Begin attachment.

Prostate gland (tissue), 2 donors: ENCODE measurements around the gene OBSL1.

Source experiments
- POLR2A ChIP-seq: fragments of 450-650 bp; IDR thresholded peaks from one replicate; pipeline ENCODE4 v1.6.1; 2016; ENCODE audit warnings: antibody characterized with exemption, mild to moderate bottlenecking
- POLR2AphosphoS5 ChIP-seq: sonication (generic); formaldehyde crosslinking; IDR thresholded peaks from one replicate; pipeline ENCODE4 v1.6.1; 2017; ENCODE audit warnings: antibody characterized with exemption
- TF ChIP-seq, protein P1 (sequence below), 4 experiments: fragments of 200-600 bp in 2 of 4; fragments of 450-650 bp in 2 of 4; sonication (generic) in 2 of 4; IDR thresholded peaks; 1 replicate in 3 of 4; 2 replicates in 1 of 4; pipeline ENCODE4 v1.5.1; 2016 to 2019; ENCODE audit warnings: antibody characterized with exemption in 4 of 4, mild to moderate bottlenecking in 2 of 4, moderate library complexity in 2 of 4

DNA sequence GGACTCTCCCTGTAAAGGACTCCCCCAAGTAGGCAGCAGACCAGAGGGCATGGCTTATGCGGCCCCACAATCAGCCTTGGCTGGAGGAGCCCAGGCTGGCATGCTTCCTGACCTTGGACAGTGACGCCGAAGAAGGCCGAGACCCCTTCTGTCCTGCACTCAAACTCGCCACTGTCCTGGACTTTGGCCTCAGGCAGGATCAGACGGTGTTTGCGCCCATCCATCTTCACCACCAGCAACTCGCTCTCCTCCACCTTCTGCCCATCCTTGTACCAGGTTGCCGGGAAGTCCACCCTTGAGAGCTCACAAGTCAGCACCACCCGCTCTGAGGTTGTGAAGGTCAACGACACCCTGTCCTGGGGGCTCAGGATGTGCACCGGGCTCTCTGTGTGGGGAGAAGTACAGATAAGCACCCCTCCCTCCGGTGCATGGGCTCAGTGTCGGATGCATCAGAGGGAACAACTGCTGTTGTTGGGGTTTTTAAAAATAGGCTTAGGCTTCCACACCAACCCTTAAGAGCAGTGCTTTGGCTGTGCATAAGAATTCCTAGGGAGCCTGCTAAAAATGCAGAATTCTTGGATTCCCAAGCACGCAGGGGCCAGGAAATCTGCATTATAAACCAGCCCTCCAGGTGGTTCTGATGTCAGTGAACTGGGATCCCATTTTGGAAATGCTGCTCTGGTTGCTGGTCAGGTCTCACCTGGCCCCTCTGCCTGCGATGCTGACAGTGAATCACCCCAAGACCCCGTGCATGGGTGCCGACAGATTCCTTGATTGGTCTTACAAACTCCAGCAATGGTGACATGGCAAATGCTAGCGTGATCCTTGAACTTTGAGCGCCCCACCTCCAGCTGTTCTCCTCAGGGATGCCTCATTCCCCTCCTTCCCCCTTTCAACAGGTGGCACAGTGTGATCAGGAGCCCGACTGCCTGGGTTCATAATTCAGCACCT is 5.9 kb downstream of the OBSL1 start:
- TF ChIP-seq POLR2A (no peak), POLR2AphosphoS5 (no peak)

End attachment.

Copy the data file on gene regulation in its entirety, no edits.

Prostate gland (tissue), 2 donors: ENCODE measurements around the gene OBSL1.

Source experiments
- POLR2A ChIP-seq: fragments of 450-650 bp; IDR thresholded peaks from one replicate; pipeline ENCODE4 v1.6.1; 2016; ENCODE audit warnings: antibody characterized with exemption, mild to moderate bottlenecking
- POLR2AphosphoS5 ChIP-seq: sonication (generic); formaldehyde crosslinking; IDR thresholded peaks from one replicate; pipeline ENCODE4 v1.6.1; 2017; ENCODE audit warnings: antibody characterized with exemption
- TF ChIP-seq, protein P1 (sequence below), 4 experiments: fragments of 200-600 bp in 2 of 4; fragments of 450-650 bp in 2 of 4; sonication (generic) in 2 of 4; IDR thresholded peaks; 1 replicate in 3 of 4; 2 replicates in 1 of 4; pipeline ENCODE4 v1.5.1; 2016 to 2019; ENCODE audit warnings: antibody characterized with exemption in 4 of 4, mild to moderate bottlenecking in 2 of 4, moderate library complexity in 2 of 4

DNA sequence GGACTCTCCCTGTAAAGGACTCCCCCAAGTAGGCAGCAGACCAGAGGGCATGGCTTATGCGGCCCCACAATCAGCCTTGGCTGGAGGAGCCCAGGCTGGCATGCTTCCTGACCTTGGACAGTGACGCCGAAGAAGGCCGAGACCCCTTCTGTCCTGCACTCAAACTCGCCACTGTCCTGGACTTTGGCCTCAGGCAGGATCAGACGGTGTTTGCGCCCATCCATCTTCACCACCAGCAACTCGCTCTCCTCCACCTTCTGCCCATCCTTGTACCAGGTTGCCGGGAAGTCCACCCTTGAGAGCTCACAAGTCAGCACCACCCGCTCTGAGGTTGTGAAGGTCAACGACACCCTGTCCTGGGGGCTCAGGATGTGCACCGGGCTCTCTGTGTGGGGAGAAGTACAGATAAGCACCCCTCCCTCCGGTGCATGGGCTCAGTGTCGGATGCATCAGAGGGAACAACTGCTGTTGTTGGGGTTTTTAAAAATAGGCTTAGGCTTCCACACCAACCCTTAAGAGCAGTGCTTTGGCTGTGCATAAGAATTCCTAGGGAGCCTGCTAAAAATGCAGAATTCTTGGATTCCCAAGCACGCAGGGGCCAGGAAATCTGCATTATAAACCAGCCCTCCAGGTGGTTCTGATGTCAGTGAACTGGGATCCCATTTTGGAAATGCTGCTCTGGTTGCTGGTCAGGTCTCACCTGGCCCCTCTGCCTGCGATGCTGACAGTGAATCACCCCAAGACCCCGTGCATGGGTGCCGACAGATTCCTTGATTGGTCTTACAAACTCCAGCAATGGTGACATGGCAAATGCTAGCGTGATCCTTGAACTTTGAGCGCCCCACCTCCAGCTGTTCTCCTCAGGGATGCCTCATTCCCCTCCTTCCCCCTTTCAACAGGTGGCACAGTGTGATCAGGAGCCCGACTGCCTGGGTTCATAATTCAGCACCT is 5.9 kb downstream of the OBSL1 start:
- TF ChIP-seq POLR2A (no peak), POLR2AphosphoS5 (no peak)